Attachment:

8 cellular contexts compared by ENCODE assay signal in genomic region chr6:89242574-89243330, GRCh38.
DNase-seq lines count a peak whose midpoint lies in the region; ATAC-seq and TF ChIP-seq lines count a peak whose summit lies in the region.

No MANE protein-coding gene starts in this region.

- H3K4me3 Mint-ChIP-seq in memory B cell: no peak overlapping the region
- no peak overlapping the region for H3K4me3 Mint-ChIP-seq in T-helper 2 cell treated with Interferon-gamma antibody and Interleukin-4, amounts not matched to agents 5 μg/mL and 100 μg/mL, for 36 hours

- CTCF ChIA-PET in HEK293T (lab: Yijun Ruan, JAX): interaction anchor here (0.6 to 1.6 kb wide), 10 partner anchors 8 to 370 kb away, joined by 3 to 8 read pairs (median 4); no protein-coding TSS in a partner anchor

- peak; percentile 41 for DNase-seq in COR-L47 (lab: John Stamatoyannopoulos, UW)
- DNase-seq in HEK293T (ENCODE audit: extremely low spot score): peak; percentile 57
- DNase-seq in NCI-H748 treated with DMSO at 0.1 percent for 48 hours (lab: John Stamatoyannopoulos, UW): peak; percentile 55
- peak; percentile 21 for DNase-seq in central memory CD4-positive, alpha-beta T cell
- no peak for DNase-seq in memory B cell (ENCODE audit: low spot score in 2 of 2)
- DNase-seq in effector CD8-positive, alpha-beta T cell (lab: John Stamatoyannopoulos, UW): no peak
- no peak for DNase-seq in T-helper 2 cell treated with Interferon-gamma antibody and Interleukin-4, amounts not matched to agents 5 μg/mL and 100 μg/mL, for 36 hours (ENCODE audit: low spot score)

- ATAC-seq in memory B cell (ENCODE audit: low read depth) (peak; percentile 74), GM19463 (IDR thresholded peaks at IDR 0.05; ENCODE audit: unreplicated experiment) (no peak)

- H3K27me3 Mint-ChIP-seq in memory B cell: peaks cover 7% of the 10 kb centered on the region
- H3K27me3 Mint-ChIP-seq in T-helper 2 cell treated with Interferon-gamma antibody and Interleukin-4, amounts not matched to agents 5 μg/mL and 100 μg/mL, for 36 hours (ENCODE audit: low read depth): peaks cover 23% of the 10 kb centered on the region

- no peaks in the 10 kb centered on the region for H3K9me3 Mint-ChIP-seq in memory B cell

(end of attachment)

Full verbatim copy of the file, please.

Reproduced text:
8 cellular contexts compared by ENCODE assay signal in genomic region chr6:89242574-89243330, GRCh38.
DNase-seq lines count a peak whose midpoint lies in the region; ATAC-seq and TF ChIP-seq lines count a peak whose summit lies in the region.

No MANE protein-coding gene starts in this region.

- H3K4me3 Mint-ChIP-seq in memory B cell: no peak overlapping the region
- no peak overlapping the region for H3K4me3 Mint-ChIP-seq in T-helper 2 cell treated with Interferon-gamma antibody and Interleukin-4, amounts not matched to agents 5 μg/mL and 100 μg/mL, for 36 hours

- CTCF ChIA-PET in HEK293T (lab: Yijun Ruan, JAX): interaction anchor here (0.6 to 1.6 kb wide), 10 partner anchors 8 to 370 kb away, joined by 3 to 8 read pairs (median 4); no protein-coding TSS in a partner anchor

- peak; percentile 41 for DNase-seq in COR-L47 (lab: John Stamatoyannopoulos, UW)
- DNase-seq in HEK293T (ENCODE audit: extremely low spot score): peak; percentile 57
- DNase-seq in NCI-H748 treated with DMSO at 0.1 percent for 48 hours (lab: John Stamatoyannopoulos, UW): peak; percentile 55
- peak; percentile 21 for DNase-seq in central memory CD4-positive, alpha-beta T cell
- no peak for DNase-seq in memory B cell (ENCODE audit: low spot score in 2 of 2)
- DNase-seq in effector CD8-positive, alpha-beta T cell (lab: John Stamatoyannopoulos, UW): no peak
- no peak for DNase-seq in T-helper 2 cell treated with Interferon-gamma antibody and Interleukin-4, amounts not matched to agents 5 μg/mL and 100 μg/mL, for 36 hours (ENCODE audit: low spot score)

- ATAC-seq in memory B cell (ENCODE audit: low read depth) (peak; percentile 74), GM19463 (IDR thresholded peaks at IDR 0.05; ENCODE audit: unreplicated experiment) (no peak)

- H3K27me3 Mint-ChIP-seq in memory B cell: peaks cover 7% of the 10 kb centered on the region
- H3K27me3 Mint-ChIP-seq in T-helper 2 cell treated with Interferon-gamma antibody and Interleukin-4, amounts not matched to agents 5 μg/mL and 100 μg/mL, for 36 hours (ENCODE audit: low read depth): peaks cover 23% of the 10 kb centered on the region

- no peaks in the 10 kb centered on the region for H3K9me3 Mint-ChIP-seq in memory B cell